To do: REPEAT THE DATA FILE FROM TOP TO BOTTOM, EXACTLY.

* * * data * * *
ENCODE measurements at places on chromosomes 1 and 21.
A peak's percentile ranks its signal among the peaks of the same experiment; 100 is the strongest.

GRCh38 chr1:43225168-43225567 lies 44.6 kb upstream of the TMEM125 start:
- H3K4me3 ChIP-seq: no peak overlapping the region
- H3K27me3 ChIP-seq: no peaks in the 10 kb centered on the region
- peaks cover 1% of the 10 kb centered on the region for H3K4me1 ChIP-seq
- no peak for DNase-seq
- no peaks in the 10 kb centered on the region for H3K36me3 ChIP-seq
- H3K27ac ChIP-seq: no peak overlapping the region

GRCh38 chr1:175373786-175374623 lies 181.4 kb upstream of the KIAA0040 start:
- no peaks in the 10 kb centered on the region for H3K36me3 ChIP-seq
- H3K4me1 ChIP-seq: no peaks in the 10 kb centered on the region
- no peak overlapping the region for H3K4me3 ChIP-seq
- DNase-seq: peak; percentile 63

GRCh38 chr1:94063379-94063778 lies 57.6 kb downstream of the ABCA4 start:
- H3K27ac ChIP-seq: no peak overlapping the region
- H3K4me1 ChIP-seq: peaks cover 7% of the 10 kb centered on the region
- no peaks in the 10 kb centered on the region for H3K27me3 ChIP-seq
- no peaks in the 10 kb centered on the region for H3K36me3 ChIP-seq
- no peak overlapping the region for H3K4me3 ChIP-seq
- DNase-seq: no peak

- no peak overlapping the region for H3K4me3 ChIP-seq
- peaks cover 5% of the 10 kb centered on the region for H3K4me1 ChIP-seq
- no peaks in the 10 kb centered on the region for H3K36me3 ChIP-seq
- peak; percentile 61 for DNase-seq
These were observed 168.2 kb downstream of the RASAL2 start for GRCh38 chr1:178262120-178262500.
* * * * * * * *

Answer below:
ENCODE measurements at places on chromosomes 1 and 21.
A peak's percentile ranks its signal among the peaks of the same experiment; 100 is the strongest.

GRCh38 chr1:43225168-43225567 lies 44.6 kb upstream of the TMEM125 start:
- H3K4me3 ChIP-seq: no peak overlapping the region
- H3K27me3 ChIP-seq: no peaks in the 10 kb centered on the region
- peaks cover 1% of the 10 kb centered on the region for H3K4me1 ChIP-seq
- no peak for DNase-seq
- no peaks in the 10 kb centered on the region for H3K36me3 ChIP-seq
- H3K27ac ChIP-seq: no peak overlapping the region

GRCh38 chr1:175373786-175374623 lies 181.4 kb upstream of the KIAA0040 start:
- no peaks in the 10 kb centered on the region for H3K36me3 ChIP-seq
- H3K4me1 ChIP-seq: no peaks in the 10 kb centered on the region
- no peak overlapping the region for H3K4me3 ChIP-seq
- DNase-seq: peak; percentile 63

GRCh38 chr1:94063379-94063778 lies 57.6 kb downstream of the ABCA4 start:
- H3K27ac ChIP-seq: no peak overlapping the region
- H3K4me1 ChIP-seq: peaks cover 7% of the 10 kb centered on the region
- no peaks in the 10 kb centered on the region for H3K27me3 ChIP-seq
- no peaks in the 10 kb centered on the region for H3K36me3 ChIP-seq
- no peak overlapping the region for H3K4me3 ChIP-seq
- DNase-seq: no peak

- no peak overlapping the region for H3K4me3 ChIP-seq
- peaks cover 5% of the 10 kb centered on the region for H3K4me1 ChIP-seq
- no peaks in the 10 kb centered on the region for H3K36me3 ChIP-seq
- peak; percentile 61 for DNase-seq
These were observed 168.2 kb downstream of the RASAL2 start for GRCh38 chr1:178262120-178262500.